Flexible index management, powerful search
Having a flexible content model is one thing, but what often is cited as the key missing feature of many NoSQL stores is an ability to locate data without primary key index (there’s a pun in that, but I’ll pass). With our experience in content apps, we also had a strong need for full-text search and facet browsing, scaling all this with the volume of data HBase accommodates (which is a lot).
To this end, we do a full-on integration with the leading enterprise search platform – SOLR – in a way that is scalable (by sharding index data and distributing search), flexible (by providing full access to SOLR functionality) and robust. That last aspect is really important due to the inherently asynchronous nature of SOLR index updating, compared with the synchronous put/get operations allowed for HBase records.
We bridged SOLR with HBase for this using a HBase-backed RowLog mechanism we implemented in a fully-distributable message queue, meaning we can now reliably pass content updates from one distributed system (HBase) to another (SOLR).
The indexing mechanism allows to configure what data needs to be indexed, and to describe the mapping between the Lily and the SOLR data model. It also supports data denormalization and link dereferencing, needed to replace the flexibility of the SQL query language.
For search, we offer access SOLR as-is, a familiar environment to many. In the future, also keeping in mind SOLR might not be the only index/search solution that is supported by Lily, we could wrap the SOLR query language into a contraption of our own, but we didn’t deem this necessary so far.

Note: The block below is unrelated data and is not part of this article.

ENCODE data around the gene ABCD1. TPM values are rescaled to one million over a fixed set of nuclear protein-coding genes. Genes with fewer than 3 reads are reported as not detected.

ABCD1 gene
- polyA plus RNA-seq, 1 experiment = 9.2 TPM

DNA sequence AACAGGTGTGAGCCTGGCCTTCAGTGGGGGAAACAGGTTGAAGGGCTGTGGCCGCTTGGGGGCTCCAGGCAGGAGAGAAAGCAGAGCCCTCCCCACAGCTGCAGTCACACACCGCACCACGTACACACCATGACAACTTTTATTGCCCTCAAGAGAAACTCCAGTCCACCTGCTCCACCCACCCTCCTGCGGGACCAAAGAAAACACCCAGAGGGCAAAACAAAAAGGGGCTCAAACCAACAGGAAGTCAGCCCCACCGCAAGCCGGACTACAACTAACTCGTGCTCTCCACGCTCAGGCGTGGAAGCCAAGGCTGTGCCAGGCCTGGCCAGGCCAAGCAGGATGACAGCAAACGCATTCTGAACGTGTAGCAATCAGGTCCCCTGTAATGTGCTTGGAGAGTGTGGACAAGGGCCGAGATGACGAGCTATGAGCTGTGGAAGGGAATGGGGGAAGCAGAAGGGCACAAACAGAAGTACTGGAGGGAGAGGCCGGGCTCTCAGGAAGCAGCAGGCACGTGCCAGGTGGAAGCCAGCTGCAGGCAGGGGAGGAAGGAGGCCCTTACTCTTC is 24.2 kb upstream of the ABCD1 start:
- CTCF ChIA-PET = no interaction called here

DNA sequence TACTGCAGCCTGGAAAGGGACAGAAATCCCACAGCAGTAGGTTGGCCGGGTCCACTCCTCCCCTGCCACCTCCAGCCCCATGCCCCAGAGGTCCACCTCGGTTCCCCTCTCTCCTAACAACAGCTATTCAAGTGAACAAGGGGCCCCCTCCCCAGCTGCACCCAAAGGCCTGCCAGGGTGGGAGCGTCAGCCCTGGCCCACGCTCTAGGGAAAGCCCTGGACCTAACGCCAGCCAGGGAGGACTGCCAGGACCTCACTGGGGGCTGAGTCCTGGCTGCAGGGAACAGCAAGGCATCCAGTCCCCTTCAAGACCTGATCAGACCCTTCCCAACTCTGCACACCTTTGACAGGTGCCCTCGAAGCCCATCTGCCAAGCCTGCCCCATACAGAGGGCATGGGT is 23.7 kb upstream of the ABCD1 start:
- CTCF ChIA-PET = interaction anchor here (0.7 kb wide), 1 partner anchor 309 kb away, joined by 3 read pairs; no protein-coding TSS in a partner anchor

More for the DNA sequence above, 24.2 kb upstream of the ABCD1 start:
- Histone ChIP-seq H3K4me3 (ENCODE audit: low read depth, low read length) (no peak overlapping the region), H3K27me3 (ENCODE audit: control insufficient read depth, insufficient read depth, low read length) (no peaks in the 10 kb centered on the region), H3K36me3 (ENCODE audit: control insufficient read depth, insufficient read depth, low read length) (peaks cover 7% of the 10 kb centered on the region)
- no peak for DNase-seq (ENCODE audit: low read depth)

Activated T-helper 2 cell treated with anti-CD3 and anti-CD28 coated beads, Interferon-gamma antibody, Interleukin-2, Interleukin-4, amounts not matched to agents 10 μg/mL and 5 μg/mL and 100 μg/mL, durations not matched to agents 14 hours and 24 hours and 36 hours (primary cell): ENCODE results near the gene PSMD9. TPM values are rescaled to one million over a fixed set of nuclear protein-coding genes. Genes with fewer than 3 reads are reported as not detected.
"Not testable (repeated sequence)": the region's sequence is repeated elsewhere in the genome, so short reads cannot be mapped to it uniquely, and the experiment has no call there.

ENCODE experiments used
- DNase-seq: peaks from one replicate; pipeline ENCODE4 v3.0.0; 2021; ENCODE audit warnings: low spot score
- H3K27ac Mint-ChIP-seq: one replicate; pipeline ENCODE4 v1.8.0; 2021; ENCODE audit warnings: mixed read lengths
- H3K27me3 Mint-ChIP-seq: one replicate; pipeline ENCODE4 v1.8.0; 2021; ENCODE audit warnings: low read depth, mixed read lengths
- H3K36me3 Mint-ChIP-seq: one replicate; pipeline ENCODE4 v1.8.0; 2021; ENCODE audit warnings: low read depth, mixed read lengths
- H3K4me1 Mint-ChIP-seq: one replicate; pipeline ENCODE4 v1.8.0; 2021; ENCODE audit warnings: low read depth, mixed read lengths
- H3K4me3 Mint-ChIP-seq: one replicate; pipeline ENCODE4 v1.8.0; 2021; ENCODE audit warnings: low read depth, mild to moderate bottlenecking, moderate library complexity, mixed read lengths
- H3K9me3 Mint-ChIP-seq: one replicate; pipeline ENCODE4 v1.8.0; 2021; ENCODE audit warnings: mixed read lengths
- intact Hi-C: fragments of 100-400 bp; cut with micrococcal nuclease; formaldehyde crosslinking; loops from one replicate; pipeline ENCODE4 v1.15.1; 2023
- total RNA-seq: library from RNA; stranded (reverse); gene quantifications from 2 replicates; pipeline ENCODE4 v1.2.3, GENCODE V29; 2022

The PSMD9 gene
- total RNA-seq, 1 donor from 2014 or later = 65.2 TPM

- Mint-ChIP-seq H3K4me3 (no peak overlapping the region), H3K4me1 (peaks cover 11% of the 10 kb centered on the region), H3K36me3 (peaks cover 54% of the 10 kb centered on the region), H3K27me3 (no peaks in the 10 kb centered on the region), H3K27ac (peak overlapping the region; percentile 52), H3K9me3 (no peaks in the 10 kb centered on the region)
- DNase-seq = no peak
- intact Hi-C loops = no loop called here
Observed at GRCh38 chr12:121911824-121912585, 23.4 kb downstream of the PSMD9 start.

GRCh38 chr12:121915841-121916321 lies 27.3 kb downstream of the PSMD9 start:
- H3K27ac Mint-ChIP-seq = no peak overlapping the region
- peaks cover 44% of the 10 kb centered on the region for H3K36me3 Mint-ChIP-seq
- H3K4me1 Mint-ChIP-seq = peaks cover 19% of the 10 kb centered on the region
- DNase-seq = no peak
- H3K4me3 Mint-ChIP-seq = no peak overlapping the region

A distributed architecture
All components of the Lily architecture are fully distributable, also the client connect points (the Lily server node), and we take special care in not inserting SPOFs in the design by unclever tool reuse. This is one of the reasons why we decided to implemented our own queuing mechanism, as other candidates had no reliable, distributed storage.
The Lily remote interface
Lily can be used through its Java API (with remoting happening through Avro), and also using a REST HTTP/JSON interface.
It is important to realize that a Lily server node consists of a set of Kaurimodules deployed inside a Kauri runtime, which ensures a very flexible, pluggable component architecture already. You can easily develop your own indexer and replace the default one. We, the people behind Lily, have been developing open source software for almost 10 years now, working mainly for a technical audience (i.e. developers) so we know the importance of sensible interfaces and replaceability of default behavior.
Lily offers a flexible, higher-level content repository model on top of HBase, HDFS and SOLR, and combines store and search in a scalable and distributed architecture. It is suited for management of semi-structured, content-centric media and data objects that need versioning, sophisticated search and complex metadata. Lily has an open and extensible architecture and provides low- and higher-level access APIs.
Data-Driven Solutions from NGDATA